Practical Mysticism - CHAPTER VI - LOVE AND WILL

l.craddock's picture
"Only the real, say the mystics, can know Reality, for “we behold that which we are,” the universe which we see is conditioned by the character of the mind that sees it: and this realness—since that which you seek is no mere glimpse of Eternal Life, but complete possession of it—must apply to every aspect of your being, the rich totality of character, all the “forces of the soul,” not to some thin and isolated “spiritual sense” alone."

dohpeterchina's picture

Mysticism and Faith

Hi Maria,

Thanks for the reply. I was trying to show that a mystic (of any faith) that had experienced God would have no argument with Christianity. Because the experience of God, includes as I understand it, the Father, Son and Holy Ghost.

You say that "If we believe in the Trinity, and all three persons are one-then yes, Christ dwells in us." As mystics, we will come to experience this. We will move beyond belief.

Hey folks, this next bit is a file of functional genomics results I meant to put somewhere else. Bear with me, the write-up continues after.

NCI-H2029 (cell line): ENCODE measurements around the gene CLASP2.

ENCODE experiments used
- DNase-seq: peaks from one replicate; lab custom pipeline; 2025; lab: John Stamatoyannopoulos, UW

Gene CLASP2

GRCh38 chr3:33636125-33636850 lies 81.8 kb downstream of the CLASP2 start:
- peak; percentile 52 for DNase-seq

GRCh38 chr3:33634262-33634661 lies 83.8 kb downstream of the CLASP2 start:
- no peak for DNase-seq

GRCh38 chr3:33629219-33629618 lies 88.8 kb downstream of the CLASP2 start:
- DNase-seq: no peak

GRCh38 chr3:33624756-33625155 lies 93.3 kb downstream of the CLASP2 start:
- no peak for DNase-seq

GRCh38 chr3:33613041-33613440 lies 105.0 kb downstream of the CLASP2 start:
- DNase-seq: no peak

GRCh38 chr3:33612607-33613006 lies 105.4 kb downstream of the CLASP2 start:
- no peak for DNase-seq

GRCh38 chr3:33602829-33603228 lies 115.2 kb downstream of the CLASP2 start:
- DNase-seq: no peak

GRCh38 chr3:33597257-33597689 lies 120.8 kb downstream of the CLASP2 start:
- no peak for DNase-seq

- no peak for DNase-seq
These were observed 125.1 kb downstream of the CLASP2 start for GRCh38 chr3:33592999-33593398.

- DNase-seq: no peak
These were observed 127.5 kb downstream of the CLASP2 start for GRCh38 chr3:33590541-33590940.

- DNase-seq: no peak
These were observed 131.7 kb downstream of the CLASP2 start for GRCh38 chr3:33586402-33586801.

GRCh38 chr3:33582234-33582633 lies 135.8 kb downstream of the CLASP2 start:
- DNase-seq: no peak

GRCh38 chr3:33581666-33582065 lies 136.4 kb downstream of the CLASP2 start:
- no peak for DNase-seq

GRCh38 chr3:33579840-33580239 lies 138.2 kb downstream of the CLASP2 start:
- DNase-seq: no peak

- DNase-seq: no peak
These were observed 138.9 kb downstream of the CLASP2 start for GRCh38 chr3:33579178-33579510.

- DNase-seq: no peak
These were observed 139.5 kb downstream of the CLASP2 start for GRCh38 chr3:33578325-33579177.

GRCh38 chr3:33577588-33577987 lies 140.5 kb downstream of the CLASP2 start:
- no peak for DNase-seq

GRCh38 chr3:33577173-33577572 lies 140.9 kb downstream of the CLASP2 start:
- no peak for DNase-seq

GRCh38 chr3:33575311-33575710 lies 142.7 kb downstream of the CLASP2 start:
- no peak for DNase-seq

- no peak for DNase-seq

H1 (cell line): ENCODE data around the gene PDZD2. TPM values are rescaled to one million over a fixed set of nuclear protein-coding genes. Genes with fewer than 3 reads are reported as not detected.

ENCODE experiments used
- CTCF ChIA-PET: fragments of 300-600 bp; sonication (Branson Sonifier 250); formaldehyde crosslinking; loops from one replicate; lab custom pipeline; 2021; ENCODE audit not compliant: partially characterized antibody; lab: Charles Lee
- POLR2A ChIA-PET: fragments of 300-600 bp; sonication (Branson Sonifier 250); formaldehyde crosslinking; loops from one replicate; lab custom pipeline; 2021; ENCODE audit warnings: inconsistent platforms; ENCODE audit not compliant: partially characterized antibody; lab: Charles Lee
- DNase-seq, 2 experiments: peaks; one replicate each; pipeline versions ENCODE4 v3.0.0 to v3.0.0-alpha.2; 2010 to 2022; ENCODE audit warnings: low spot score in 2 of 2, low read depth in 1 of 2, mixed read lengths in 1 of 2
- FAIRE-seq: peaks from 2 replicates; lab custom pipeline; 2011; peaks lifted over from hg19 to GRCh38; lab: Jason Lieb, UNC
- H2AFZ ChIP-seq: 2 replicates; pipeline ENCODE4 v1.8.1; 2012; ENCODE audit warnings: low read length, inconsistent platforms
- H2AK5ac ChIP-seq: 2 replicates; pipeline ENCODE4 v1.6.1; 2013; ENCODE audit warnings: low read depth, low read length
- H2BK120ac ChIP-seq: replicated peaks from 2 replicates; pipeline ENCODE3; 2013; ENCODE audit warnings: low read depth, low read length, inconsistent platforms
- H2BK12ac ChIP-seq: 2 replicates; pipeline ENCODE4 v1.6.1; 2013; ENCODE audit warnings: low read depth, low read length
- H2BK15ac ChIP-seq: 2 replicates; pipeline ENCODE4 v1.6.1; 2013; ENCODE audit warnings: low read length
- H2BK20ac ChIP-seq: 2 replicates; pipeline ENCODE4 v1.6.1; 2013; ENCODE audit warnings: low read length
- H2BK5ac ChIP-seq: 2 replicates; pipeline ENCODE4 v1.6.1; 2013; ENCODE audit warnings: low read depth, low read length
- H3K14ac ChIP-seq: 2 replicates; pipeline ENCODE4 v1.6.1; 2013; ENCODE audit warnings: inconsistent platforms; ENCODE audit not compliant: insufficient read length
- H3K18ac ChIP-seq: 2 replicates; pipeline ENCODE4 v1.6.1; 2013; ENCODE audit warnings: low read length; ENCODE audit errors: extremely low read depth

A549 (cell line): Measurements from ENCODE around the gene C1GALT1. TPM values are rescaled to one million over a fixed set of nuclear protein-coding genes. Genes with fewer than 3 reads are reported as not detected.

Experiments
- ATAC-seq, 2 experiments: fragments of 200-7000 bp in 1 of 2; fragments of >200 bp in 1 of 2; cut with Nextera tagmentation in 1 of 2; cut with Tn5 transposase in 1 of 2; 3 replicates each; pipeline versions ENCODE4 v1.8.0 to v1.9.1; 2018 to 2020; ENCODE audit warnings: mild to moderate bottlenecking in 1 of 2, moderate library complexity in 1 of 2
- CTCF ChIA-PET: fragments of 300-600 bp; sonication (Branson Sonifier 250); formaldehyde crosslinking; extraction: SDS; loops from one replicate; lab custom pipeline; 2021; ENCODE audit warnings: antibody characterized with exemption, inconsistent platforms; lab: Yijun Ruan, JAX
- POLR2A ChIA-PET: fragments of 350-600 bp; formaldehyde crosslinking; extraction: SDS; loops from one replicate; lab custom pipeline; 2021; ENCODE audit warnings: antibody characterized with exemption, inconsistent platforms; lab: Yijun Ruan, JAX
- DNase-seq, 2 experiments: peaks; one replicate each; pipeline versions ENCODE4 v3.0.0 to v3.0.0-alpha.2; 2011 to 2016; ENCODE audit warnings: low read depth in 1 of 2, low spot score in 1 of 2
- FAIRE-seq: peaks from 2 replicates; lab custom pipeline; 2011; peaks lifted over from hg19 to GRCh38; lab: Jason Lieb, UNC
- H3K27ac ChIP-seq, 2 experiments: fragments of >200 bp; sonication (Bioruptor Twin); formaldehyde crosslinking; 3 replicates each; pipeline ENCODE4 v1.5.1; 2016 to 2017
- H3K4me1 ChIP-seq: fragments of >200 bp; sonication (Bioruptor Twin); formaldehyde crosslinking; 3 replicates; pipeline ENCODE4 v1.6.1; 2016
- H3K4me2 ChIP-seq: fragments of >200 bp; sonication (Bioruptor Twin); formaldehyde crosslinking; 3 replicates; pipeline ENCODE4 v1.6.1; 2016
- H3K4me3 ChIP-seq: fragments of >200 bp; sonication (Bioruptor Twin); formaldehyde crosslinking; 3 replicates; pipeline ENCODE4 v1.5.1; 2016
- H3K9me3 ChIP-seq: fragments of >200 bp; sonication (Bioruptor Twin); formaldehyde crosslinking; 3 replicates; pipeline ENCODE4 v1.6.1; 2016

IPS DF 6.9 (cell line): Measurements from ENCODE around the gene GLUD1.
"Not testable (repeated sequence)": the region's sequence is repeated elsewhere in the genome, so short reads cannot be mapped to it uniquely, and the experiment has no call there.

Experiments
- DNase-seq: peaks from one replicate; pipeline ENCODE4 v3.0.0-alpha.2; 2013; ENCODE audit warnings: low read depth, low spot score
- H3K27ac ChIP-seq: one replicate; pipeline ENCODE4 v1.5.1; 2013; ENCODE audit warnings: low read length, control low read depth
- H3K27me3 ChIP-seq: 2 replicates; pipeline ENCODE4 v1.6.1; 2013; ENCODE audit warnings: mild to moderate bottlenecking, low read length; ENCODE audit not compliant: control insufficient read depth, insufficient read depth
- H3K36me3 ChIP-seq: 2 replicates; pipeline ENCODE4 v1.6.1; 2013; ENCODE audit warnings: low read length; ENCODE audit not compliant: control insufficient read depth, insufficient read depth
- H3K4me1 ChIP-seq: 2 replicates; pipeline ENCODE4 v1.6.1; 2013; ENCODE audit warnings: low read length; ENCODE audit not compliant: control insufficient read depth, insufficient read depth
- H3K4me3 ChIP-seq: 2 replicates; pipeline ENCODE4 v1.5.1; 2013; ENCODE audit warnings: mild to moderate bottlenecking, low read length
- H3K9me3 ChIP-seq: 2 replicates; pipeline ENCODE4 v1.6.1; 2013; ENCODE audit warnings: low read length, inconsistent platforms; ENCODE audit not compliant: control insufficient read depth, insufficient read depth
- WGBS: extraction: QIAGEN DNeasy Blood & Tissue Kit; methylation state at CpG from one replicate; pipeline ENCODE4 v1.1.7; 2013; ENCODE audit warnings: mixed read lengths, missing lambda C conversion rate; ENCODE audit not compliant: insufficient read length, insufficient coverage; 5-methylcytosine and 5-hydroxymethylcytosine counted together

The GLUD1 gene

Does this actually begin to identify the problems that some people feel with mysticism? That mysticism might remove the necessity for faith and belief.

Alan Watts defines faith in the following manner: "Faith is a state of openness or trust. To have faith is to trust yourself to the water. When you swim you don't grab hold of the water, because if you do you will sink and drown. Instead you relax, and float. And the attitude of faith is the very opposite of clinging to belief, of holding on. In other words, a person who is fanatic in matters of religion, and clings to certain ideas about the nature of God and the universe, becomes a person who has no faith at all. Instead they are holding tight. But the attitude of faith is to let go, and become open to truth, whatever it might turn out to be."

Thus I would further argue that as EU has described it, the mystic dives into God with faith...

Peter

Peter Smith
Co-Group Leader




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